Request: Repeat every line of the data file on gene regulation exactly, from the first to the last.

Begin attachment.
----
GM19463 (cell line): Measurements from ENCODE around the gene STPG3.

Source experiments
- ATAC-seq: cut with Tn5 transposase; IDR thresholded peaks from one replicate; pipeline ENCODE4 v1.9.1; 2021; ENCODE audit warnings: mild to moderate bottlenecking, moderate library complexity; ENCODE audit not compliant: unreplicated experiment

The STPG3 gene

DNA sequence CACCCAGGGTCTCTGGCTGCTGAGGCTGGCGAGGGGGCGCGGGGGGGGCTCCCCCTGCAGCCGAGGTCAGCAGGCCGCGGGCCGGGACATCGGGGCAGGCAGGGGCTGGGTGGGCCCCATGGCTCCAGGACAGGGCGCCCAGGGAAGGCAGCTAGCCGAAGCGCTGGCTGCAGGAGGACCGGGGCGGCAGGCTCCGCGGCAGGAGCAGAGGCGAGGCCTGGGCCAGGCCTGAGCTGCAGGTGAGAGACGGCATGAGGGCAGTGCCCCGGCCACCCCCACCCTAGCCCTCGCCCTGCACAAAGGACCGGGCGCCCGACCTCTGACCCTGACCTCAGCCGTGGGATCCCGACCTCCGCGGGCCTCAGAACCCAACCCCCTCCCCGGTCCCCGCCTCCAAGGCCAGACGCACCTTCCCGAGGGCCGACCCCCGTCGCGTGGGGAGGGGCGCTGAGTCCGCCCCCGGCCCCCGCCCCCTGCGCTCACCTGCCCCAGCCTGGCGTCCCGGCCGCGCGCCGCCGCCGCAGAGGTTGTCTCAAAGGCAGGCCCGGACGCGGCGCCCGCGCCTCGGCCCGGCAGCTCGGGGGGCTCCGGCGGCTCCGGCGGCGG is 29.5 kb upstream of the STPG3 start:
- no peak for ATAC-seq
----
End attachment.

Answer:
GM19463 (cell line): Measurements from ENCODE around the gene STPG3.

Source experiments
- ATAC-seq: cut with Tn5 transposase; IDR thresholded peaks from one replicate; pipeline ENCODE4 v1.9.1; 2021; ENCODE audit warnings: mild to moderate bottlenecking, moderate library complexity; ENCODE audit not compliant: unreplicated experiment

The STPG3 gene

DNA sequence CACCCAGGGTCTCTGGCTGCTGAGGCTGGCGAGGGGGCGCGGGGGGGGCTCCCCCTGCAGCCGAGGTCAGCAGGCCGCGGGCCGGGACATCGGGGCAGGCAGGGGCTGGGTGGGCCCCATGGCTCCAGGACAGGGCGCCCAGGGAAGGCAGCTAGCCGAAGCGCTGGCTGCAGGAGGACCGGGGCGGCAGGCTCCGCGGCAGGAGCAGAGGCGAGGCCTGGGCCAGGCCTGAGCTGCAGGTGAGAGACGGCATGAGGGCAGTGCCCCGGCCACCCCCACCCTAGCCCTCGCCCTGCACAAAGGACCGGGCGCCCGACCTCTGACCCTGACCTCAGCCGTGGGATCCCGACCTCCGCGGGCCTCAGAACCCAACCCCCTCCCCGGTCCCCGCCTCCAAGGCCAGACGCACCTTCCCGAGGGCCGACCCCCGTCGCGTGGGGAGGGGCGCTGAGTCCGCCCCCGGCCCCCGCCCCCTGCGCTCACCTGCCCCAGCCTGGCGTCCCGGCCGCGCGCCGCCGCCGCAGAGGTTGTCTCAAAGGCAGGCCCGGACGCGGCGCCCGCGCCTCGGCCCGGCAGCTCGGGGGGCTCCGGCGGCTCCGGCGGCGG is 29.5 kb upstream of the STPG3 start:
- no peak for ATAC-seq